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Byron Shire
October 4, 2022

Be alert – koalas are on the move

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Yes it’s that time of year and Friends of the Koala (FoK) are urging members of the public to contain dogs at night and keep a lookout for koalas on their properties and when driving, particularly during dusk to dawn.

Friends of the Koala, President Aliison Kelly, says koalas are at their most mobile at the moment, actively searching for mates and new habitat. ‘However, as their habitat becomes smaller and more fragmented, koalas are forced to travel long distances on foot through urbanised areas, where they are at risk of being struck by a vehicle or attacked by a dog.

Ms Kelly says that over the past three weeks FoK have tended to nine koalas. ‘Most of them were hit by a car or attacked by a dog from across the Northern Rivers region. Three of these were mothers with female baby joeys.

Veterinary Surgeon, Dr Jodie Wakeman says the adults, unfortunately, sustained fatal injuries. ‘We have managed to save two of the joeys that are now recovering in homecare after treatment in the hospital.

Recent car hit numbers unprecedented

‘While admissions to our hospital and calls to our Rescue Hotline usually spike between July and December, recent numbers of car hits are unprecedented. We understand that accidents happen, but we are urging members of the public to call our Rescue Hotline on (02) 6622 1233 immediately to ensure that injured koalas have the best chance of survival”.

Members of the public can help koalas by:

• Containing dogs at night when koalas are most active.

• Providing safe refuges for koalas in backyards such as a tree or climbing pole.

• Observing koala road signs and driving slowly in known koala areas, taking into account there might be a koala on the road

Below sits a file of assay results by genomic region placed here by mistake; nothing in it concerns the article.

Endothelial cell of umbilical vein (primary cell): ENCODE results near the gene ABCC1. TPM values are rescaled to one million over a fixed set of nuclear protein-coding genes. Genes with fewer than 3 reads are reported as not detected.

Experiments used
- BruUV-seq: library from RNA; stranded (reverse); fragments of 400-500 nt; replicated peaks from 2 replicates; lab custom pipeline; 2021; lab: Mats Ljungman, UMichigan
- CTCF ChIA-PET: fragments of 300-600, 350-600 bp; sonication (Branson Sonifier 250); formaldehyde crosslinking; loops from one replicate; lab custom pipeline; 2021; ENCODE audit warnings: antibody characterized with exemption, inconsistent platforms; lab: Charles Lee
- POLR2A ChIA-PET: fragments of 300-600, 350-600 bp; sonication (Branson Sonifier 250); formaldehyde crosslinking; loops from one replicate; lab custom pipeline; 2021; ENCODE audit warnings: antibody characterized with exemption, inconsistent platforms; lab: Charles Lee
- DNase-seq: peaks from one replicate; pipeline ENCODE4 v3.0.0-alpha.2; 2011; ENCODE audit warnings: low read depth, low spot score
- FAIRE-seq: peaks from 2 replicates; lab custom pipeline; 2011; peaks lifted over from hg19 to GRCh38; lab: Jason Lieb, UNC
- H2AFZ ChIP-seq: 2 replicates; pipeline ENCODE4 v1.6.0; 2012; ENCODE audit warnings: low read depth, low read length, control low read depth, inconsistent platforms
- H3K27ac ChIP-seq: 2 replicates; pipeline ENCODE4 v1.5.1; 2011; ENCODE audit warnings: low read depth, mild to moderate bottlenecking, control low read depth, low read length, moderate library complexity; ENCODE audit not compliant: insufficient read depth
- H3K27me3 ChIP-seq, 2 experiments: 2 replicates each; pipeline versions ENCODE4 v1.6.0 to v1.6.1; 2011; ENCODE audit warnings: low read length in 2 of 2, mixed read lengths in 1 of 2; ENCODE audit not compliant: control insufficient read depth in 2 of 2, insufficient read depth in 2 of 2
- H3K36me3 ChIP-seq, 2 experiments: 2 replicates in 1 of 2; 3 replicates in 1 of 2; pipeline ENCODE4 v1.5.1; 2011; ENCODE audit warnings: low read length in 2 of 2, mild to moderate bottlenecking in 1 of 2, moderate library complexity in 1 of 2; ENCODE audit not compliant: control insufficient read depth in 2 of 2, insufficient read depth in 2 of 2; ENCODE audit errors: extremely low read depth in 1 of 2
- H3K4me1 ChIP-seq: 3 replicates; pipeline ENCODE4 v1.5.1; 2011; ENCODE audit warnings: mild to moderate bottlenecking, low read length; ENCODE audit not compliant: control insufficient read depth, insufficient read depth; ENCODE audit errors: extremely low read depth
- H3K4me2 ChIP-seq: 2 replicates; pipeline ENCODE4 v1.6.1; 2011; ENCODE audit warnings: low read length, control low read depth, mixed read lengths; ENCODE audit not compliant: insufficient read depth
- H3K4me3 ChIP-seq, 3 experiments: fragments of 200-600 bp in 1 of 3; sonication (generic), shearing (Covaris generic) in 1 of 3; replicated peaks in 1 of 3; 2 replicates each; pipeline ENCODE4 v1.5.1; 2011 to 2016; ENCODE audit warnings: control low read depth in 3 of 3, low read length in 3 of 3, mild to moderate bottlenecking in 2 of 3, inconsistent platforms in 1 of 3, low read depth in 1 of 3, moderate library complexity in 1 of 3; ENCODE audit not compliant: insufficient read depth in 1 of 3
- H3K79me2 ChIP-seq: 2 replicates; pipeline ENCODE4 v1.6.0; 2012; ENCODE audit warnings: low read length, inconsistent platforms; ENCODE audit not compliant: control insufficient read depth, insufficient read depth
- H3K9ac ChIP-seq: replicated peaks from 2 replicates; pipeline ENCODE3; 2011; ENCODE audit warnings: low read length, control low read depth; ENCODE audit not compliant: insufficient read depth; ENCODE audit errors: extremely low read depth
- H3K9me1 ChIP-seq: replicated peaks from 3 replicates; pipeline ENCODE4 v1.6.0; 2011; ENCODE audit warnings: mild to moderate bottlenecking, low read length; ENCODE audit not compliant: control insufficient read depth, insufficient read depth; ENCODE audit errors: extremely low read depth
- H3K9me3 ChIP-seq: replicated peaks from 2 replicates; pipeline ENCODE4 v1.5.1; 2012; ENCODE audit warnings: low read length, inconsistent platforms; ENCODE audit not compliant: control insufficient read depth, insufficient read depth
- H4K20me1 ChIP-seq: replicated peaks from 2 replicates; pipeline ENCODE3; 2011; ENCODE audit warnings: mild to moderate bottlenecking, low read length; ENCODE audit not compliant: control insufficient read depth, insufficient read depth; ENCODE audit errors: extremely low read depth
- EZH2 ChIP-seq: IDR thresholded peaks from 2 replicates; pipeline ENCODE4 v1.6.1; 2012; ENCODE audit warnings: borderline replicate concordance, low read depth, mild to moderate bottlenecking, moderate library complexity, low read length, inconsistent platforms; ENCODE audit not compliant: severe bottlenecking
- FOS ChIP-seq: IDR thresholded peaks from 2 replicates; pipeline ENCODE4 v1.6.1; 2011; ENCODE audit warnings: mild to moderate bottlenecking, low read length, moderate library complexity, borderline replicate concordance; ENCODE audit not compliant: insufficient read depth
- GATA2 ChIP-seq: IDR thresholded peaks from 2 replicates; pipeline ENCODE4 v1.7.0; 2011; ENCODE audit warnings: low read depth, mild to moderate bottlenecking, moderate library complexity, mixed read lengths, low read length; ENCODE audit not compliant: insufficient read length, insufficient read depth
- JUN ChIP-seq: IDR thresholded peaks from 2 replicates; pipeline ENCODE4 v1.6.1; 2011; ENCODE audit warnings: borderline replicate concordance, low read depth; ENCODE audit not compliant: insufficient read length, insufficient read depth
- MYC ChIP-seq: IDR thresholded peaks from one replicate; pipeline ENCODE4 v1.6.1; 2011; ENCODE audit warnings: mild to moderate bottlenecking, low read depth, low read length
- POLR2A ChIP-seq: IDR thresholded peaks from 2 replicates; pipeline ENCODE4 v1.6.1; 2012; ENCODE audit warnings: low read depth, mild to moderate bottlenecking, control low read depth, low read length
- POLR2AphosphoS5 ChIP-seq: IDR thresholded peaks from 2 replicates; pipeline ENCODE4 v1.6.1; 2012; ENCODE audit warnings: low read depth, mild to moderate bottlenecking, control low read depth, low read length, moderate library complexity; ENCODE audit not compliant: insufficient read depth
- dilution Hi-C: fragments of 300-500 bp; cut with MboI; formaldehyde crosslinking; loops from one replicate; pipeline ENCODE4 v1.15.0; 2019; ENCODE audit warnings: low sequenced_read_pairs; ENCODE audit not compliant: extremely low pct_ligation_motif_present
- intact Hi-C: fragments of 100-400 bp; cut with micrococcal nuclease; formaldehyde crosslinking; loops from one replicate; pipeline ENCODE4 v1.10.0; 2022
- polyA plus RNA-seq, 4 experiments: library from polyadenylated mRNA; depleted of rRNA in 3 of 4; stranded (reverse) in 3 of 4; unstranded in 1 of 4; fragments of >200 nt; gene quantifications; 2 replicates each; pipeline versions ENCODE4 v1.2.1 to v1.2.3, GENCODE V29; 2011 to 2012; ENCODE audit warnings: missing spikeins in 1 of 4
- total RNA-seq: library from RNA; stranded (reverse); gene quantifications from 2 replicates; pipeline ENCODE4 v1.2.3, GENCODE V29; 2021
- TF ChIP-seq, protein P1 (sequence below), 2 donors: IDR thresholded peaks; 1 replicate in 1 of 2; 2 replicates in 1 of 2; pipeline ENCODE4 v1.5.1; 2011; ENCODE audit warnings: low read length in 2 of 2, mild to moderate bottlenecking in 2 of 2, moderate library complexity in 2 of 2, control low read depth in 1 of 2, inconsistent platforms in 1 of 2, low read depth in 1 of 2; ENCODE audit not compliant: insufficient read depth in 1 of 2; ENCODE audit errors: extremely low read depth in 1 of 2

• Reporting all koala sightings: healthy, sick, injured or distressed koalas to the Friends of the Koala 24/7 Rescue Hotline on (02) 6622 1233 or via the website.

Committed to conserving koalas

For the past 35 years, Friends of the Koala has been committed to conserving koalas and preserving and enhancing their habitat, particularly in the Northern Rivers region of New South Wales.

They operate a fully licensed koala hospital, 24/7 rescue hotline, koala care facility (including dedicated koala kindy for orphaned joeys), education centre Burribi, a community native plant nursery, and seven koala food tree plantations.

Over 150 volunteers do amazing work every day to secure a future for this iconic species.

Aliison Kelly says we are incredibly lucky to live in an area with a significant koala population. ‘But it is up to all of us to play a part in their protection, particularly when driving.’

For more information about FoK, visit: friendsofthekoala.org, where you can support this cause by donating, adopting a koala, becoming a member, find volunteering opportunities or learn more about koalas and their habitat.


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1 COMMENT

  1. How about we stop planting new Koala habitat along major roads, like the planting at Binna Burra near Lismore Road, which is an ecological disaster.

    Are we planting these new Koala habitat areas in rainforest country, for the Koala’s benefit or for Human’s benefit?

    Should we not be spending our resources protecting and enhancing Koala habitat far away from humans, traffic, dogs etc instead of our own backyards, which are to appease our own vanity and amenity, to be able to look at them in our backyard almost like a zoo, not in cages but penned up between cattle fences, roads, and dogs.

    There are hectares and hectares of euc. forests, just drive 30 mins in any direction away from the Northern Rivers or go onto the highlands and there is plenty of eucalyptus forest, why are we planting out rainforest country in bushfire prone, schelrophyll.

    answer: for human benefit not the Koalas!

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